Magic spells

This is background information about how magic spells work in Ra. This is information that I've been keeping up to date since the story began, but now it can be released publically.

This article contains one serious spoiler for anybody who hasn't finished reading chapter 18, Deeper Magic, and mild spoilers beyond that point. In fact, you should probably read the whole of Ra to date before reading this. This is reference information; Ra is the real story.

The language of magic

The (spoken) language of magic is called "" (the empty string). Or rather, it calls itself this. This has been demonstrated experimentally:

  1. The language of magic has a pronouncable name for itself.
  2. This name contains no syllables.

Like many languages, magic has an alphabet, a vocabulary, a grammar and an accent. The language is convoluted, ugly to look at and difficult to speak correctly. Like natural languages, it has very good expressive power and numerous inconsistencies/edge cases. Like programming languages, it demands rigid correctness from its speaker. The study of this language is called thaumolinguistics.

Spells are written entirely in lower-case, except when words are capitalised for the beginning of a sentence.

The spoken words of a spell rarely completely describe it. Much complexity is offloaded to the mind of the casting mage and to the physical equipment being used to perform it. More advanced equipment can be used to reduce the mental load for casting a spell. Equally, a spell can usually be made much shorter by increasing the mental load. A spell with zero or close to zero mental load is called a "fullspell".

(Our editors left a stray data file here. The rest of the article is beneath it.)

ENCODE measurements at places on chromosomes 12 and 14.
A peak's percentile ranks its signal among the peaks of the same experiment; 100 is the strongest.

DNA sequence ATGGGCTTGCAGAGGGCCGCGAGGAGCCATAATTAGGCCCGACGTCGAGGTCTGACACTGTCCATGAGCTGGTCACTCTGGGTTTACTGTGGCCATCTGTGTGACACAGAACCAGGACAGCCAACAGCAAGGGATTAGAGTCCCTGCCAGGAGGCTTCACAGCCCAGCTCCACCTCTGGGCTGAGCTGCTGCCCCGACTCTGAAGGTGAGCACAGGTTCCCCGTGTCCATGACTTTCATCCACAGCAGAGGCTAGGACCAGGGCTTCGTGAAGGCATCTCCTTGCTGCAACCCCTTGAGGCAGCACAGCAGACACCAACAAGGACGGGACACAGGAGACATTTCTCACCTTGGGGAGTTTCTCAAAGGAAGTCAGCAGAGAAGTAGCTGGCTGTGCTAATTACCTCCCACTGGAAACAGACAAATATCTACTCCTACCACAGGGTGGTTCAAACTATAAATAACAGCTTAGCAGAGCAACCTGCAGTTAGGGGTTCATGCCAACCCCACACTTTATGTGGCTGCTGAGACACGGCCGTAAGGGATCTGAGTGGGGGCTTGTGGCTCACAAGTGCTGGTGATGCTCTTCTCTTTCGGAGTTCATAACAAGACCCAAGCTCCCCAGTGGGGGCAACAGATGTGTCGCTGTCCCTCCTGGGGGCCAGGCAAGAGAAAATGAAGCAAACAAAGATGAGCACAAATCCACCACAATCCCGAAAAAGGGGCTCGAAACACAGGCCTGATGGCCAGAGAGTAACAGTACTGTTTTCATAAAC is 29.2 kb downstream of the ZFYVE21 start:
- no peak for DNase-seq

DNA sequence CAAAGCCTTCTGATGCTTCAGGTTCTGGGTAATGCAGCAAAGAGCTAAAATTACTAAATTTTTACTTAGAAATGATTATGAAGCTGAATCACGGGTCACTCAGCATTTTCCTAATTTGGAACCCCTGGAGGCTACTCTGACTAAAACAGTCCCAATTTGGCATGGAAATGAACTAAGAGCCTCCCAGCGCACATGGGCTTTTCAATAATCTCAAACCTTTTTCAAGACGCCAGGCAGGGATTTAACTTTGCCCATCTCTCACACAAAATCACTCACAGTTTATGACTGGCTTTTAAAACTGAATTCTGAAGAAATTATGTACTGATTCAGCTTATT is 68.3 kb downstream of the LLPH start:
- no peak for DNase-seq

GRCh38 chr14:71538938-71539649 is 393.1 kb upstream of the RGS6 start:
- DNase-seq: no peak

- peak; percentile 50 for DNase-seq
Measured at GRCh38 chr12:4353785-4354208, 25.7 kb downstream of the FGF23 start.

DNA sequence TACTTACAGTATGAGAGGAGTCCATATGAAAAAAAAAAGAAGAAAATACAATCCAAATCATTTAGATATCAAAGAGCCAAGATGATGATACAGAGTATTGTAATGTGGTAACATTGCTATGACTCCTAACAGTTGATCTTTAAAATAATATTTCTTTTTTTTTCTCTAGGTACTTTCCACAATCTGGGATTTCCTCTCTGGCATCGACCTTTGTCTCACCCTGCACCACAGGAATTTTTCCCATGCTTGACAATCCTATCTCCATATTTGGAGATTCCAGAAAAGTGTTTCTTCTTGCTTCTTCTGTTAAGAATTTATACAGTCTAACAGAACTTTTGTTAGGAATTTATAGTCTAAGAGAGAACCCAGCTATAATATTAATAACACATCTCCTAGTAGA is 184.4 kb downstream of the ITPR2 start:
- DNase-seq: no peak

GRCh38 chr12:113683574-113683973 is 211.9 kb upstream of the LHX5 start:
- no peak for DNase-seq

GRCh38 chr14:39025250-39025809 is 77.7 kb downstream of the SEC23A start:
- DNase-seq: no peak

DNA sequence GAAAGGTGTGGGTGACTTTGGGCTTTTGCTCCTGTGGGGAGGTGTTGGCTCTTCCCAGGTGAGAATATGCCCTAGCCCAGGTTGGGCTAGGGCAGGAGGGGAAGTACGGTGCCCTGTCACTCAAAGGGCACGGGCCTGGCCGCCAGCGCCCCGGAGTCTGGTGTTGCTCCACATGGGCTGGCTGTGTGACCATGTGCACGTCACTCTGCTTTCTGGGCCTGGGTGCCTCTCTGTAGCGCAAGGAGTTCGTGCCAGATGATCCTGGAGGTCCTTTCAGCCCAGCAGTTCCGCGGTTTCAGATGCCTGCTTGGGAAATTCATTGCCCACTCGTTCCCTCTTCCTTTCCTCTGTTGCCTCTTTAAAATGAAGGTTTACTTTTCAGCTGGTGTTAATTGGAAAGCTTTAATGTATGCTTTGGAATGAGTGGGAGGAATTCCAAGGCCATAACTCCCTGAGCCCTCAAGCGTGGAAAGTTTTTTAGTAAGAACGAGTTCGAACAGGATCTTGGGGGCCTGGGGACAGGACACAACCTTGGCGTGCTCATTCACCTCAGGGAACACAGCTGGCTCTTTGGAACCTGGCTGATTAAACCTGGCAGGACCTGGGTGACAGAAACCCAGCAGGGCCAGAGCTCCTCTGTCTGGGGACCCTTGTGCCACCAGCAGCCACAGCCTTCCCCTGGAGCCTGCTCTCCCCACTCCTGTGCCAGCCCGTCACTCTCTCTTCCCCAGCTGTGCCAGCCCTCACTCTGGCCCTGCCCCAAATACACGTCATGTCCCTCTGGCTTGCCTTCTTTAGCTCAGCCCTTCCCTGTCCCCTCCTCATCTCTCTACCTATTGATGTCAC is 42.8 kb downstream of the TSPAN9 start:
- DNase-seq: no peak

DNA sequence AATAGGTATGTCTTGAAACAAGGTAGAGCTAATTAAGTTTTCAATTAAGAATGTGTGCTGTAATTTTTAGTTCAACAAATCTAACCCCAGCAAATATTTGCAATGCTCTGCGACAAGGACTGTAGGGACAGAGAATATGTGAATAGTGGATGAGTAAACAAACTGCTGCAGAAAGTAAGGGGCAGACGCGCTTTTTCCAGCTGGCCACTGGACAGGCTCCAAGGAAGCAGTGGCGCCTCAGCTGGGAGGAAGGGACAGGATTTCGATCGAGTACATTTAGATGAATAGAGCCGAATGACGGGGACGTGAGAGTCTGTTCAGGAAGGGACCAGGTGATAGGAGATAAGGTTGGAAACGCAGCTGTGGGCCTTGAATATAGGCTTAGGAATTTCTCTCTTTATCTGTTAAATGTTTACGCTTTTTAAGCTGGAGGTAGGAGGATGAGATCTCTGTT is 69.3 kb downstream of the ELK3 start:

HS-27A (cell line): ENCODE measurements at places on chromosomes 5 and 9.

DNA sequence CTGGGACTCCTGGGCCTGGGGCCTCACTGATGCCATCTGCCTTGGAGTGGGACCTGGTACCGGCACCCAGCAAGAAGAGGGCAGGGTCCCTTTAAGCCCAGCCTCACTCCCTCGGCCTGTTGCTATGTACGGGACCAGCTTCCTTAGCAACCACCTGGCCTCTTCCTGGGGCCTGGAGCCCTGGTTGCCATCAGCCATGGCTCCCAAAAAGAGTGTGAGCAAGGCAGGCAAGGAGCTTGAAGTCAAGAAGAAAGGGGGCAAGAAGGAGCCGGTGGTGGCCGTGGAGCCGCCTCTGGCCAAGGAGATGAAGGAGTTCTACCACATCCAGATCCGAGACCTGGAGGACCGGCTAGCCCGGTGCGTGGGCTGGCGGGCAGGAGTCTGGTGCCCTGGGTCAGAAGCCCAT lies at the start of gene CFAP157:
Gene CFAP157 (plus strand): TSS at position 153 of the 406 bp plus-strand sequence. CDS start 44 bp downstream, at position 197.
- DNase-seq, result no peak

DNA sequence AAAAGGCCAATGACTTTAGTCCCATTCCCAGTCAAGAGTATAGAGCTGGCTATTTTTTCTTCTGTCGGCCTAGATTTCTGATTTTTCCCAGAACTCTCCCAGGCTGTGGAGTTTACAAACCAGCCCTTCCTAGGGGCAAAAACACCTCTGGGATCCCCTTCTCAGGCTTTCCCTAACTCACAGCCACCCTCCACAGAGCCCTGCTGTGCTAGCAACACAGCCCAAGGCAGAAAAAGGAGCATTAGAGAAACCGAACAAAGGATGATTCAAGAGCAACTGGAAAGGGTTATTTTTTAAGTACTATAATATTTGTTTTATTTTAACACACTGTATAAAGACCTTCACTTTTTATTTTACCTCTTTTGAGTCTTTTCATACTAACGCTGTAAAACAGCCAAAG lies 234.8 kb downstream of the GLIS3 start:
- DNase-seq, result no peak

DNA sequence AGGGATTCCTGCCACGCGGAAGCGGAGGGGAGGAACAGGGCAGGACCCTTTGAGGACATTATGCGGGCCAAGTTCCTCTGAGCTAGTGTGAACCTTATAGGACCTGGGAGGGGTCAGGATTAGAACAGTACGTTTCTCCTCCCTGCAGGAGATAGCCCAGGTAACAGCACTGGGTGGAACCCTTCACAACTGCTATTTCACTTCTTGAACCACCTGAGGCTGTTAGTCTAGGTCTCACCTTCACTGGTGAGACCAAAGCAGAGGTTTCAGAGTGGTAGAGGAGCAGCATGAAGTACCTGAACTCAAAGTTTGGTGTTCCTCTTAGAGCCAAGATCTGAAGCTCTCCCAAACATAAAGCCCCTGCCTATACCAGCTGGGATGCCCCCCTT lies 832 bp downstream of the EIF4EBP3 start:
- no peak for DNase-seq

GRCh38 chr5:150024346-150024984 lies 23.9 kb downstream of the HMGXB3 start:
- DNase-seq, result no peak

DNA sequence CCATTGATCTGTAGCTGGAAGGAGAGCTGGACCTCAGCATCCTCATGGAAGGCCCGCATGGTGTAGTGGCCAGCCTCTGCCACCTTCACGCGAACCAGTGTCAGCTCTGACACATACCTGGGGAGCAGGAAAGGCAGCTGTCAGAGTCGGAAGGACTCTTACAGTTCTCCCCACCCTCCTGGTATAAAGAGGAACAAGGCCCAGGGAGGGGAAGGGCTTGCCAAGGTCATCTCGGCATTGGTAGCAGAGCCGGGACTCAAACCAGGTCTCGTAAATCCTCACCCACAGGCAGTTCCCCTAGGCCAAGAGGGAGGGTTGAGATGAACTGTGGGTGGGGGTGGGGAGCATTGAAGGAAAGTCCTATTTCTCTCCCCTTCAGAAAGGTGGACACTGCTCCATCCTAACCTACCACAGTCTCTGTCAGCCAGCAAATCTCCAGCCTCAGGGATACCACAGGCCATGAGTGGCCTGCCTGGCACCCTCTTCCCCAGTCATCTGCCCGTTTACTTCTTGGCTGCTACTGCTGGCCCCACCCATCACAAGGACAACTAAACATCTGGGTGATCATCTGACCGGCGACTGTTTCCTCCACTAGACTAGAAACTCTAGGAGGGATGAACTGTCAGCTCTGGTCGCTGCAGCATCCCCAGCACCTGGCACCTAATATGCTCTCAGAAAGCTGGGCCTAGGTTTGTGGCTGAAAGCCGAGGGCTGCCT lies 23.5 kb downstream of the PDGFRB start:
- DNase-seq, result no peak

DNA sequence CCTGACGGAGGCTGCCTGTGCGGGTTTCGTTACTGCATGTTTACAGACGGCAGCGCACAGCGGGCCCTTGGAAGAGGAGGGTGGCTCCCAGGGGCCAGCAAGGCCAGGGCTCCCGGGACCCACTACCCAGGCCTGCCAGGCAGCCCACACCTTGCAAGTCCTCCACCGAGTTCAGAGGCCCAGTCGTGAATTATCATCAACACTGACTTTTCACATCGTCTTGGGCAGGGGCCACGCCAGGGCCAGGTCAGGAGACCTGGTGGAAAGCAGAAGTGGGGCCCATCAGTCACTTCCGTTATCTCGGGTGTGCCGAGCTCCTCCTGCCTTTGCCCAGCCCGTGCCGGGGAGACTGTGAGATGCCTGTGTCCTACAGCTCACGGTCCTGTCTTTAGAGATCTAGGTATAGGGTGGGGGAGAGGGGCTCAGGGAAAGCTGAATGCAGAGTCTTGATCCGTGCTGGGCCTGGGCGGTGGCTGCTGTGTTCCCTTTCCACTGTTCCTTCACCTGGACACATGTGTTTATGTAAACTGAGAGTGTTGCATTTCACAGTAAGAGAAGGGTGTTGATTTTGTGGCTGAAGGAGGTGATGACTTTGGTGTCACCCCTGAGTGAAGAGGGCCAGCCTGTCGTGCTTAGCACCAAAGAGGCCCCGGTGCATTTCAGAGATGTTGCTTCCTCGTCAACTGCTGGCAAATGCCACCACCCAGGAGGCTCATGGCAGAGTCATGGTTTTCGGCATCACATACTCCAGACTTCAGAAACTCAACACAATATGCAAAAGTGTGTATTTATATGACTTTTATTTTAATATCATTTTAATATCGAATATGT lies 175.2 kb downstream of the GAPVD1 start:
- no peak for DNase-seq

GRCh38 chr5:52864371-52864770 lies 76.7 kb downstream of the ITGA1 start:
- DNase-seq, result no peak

Spells can be very long and very difficult to recite from scratch. However, once a series of magic words has been pronounced without error it can be bound to an identifier and/or a physical object and accessed "shorthand" afterwards. The identifier is written in CAPITALS. Accessing the spell "shorthand" saves the effort of speaking the words again, but it doesn't save much of the effort of thinking them. Like mental arithmetic, however, stored spells become simpler to recall and execute after time has passed and they have been used multiple times.

There is no danger in discussing spells verbatim. The use/mention distinction is very clear - for a spell to actually take effect, one must actively use the words. This also enables mages to break away while speaking a spell to "comment" normally. In the text of Ra, magic words that are being "used" are wrapped in <code> tags and look like this.

True Names

Before carrying out magic, every mage must choose an identifier or "True Name". This identifier almost always has to be used when casting a spell, in order to authorise the retrieval of mana from the mage's reserves. Identifiers are written in lower case except when capitalised for the beginning of a sentence. Identifier choice is constrained in the same way that magical spell language is. Arbitrary identifiers are generally not available.

Identifiers don't have to be unique. However, if you cast a spell using your own identifier and another mage nearby has the same identifier as you, your spell will fail up to 50% of the time, with the percentage probability of failure diminishing as separation distance increases. It is not possible to steal another mage's mana.

Mages can only use one identifier at a time, but can switch between multiple legal identifiers at will, which is called "aliasing". Typically, mages choose one "away" identifier for use in the event of a collision.

Knowing another mage's True Name(s) (or real name(s), for that matter) is of absolutely no consequence.

List of known True Names

Laura Ferno dulaku
Rachel Ferno kasta
Natalie Ferno zui
Dan Czarnecki kzarn